Woman Rebel - by Peter Bagge
Honestly, I didn't know much about Margaret Sanger, the woman behind Planned Parenthood, before reading Bagge's graphic novel bio of her. A quick google search of her name yielded some unsavory results, referring to her apparent affiliations with such foul groups as the KKK and the eugenics movement, which gave me grave misgivings about her, and consequently made me less inclined to read a whole book about her. I'm glad that my curiosity got the better of me though, and once again proved that you can't always trust what Dr. Google tells you, as Bagge's extensive research shows that these claims are largely unfounded, stemming mostly from anti-choice groups who aim to besmirch Sanger's (and thereby Planned Parenthood's) reputation. I learned that Sanger lead a fascinating, and extremely full life, growing up as a socialist, later befriending anarchist Emma Goldman and wholeheartedly embracing her "free love" philosophy, and above all, relentlessly crusading for women's bodily autonomy through providing access to reproductive choice to women of all backgrounds. Bagge's rubbery illustrations may seem an odd match for the biography format, but his style works really well to show Sanger's larger than life personality and incredible achievements.Confession: I haven't finished The Luminaries yet, as it weighs in at over 800 pages, and I just started reading it a few days ago. But it's already shaping up to be so promising that I had to put it on my top 10 list anyhow. Plus, it won the Man Booker Prize and The Governor General's Award this year, so I'm extra intrigued! Set in 1860's Victorian New Zealand in the midst of a gold-rush boomtown, and written in a style typical of the period, I'm already immersed due to the evocative prose. Astrology plays largely into the narrative structure: each character is linked to a celestial body, and their movements apparently follow the astrological charts from the year in which the plot unfolds. So far, it seems to be part ghost story, part mystery, and an homage to all-things Victorian. I love a good period piece, Catton's device of invoking the supernatural and the astrological is an interesting one, so I know what I'll be reading into the holiday season!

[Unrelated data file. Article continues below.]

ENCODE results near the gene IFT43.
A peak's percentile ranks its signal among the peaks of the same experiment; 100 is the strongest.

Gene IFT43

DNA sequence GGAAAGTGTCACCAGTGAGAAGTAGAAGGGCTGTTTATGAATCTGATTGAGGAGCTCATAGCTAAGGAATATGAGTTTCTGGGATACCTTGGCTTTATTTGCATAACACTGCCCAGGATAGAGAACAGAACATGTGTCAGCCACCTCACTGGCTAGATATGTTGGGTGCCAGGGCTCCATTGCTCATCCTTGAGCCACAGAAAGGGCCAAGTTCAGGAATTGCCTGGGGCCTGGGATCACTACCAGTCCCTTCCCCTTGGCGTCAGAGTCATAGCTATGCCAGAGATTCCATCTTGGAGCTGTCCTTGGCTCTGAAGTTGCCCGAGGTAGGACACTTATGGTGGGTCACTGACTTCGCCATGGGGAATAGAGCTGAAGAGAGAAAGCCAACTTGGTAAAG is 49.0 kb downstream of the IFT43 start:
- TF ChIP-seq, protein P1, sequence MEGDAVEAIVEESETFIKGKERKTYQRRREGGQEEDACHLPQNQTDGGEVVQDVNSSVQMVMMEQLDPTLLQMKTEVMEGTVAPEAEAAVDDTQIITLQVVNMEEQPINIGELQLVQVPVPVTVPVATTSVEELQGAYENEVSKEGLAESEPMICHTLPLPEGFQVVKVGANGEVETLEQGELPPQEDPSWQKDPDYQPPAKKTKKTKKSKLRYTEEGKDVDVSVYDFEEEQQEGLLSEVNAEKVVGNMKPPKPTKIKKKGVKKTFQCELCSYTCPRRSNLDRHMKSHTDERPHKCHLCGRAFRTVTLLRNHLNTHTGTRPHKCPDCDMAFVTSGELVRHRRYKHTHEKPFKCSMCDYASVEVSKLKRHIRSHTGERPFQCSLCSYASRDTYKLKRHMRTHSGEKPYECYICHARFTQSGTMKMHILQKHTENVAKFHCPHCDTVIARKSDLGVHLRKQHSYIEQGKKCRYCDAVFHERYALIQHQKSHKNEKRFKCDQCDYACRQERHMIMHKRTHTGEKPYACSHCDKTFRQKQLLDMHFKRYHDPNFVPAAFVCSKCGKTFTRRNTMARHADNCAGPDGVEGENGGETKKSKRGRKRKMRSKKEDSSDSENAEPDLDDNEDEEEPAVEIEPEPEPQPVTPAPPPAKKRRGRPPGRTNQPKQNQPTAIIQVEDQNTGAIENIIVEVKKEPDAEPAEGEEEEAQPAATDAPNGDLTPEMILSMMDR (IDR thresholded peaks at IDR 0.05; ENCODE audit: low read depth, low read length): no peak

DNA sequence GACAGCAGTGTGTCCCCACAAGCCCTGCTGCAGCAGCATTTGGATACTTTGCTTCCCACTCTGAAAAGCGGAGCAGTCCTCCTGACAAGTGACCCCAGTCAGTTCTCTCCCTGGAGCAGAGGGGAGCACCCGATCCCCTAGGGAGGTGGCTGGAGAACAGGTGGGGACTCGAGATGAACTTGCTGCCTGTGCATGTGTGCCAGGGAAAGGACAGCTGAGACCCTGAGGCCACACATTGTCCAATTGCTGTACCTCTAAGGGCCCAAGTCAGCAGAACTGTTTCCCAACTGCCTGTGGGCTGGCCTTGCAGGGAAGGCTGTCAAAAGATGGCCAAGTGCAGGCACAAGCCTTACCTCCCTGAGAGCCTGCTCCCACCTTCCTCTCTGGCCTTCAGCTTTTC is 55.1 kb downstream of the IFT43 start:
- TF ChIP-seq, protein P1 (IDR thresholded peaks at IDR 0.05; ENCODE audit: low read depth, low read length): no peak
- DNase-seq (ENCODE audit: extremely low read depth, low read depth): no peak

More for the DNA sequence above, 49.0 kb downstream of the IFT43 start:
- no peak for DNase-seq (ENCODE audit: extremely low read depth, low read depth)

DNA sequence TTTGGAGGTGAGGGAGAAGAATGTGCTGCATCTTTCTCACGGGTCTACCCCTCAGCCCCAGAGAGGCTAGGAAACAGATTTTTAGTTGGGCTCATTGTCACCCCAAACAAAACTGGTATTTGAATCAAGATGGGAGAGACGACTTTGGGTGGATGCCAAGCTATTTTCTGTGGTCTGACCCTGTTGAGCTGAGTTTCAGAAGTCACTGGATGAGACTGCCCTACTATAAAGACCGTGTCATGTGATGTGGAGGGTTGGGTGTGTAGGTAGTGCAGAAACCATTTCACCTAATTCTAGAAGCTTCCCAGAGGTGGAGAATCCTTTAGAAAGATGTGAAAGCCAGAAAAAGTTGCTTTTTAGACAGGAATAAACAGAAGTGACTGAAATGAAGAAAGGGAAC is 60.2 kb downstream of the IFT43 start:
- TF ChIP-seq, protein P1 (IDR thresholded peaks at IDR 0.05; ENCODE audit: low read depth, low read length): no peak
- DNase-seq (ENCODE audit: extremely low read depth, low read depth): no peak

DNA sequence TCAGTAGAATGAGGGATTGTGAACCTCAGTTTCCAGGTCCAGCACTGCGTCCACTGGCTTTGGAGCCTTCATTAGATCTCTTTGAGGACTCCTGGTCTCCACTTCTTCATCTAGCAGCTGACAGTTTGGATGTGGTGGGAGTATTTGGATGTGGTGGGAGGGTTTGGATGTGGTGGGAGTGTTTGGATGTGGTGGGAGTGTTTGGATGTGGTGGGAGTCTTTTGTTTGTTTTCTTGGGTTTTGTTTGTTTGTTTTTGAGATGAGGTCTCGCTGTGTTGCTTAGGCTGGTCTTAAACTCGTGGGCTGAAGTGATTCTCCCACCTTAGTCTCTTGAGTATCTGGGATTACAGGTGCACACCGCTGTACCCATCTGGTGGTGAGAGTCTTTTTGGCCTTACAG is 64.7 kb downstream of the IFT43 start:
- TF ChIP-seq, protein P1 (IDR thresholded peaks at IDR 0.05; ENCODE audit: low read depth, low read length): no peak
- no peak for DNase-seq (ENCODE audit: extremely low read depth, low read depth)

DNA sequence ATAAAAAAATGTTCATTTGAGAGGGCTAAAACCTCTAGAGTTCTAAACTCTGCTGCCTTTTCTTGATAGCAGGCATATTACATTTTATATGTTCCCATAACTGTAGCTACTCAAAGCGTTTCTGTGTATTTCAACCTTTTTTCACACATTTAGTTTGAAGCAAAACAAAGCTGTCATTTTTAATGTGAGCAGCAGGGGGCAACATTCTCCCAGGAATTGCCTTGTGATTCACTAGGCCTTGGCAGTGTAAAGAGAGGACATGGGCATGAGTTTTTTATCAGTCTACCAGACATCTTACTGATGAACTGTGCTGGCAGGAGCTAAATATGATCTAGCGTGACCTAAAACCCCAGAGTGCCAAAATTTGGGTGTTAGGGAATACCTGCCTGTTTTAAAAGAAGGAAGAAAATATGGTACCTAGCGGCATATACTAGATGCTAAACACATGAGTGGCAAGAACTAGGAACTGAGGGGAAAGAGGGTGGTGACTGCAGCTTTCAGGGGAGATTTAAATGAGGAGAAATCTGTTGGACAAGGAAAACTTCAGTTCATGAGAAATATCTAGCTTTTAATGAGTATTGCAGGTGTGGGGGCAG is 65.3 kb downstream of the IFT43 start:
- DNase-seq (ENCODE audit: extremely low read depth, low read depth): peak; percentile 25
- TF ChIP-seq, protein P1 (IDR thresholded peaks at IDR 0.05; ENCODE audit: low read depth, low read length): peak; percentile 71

Today is the Last Day of the Rest of Your Life - by Ulli Lust
This graphic memoir of the author's experiences as a 17-year old punk (with neither money nor ID in her pocket) hitch-hiking and panhandling her way through Italy is not for the faint of heart (trigger warning: sexual assault.) It starts off on a fairly carefree, road trip vibe, but then progressively takes a turn for the sinister as Ulli discovers that being a young woman traveler in that context has a serious dark side. Namely, she finds it impossible to escape predatory men who relentlessly try to woo, and should that fail, then just plain coerce her into sleeping with them. This all paints a fairly vile picture of gender relations in that time and place, but is also, sadly, so relatable even in today's world. Despite the bleak and more infuriating aspects of Ulli's travels, Today is the Last Day of the Rest of Your Life is ultimately a liberating coming of age story.
I Await the Devil's Coming - by Mary Maclane
It's easy to see how Maclane's teenage diary caused such a stir in the USA in 1902 when it was released in book form, spawning the "confessional" genre. For her time, Maclane must have been quite scandalous insofar as she claims to be in love both with the devil and an older woman. She also defines herself as a thief, a philosopher, and above all, a genius stuck in, of all places, Butte, Montana! Reading the 19-year old Maclane's diary today is an experience both sad and kind of hilarious: sad, because her her station in life is unenviable, and her options for escape seem few, but hilarious because her chief complaints are so emblematic of teenage life in general. Her feeling of being a misunderstood, isolated genius doomed to a life of drudgery amongst small town folk upon whom her superior intellect is entirely wasted is so totally typical that it's become cliché, yet she sees her suffering as singular and unique. Despite her hubris and conceit (which reach epic, Mr. Toad-like proportions) Maclane's prose style is often very poetic, and she is clearly talented. Perhaps if Maclane were a teenager today, she would just listen to a lot of Morrissey and get it out of her system, but instead, her teen angst lives on forever thanks to the publication of her diary for posterity.
The Luminaries - by Eleanor Catton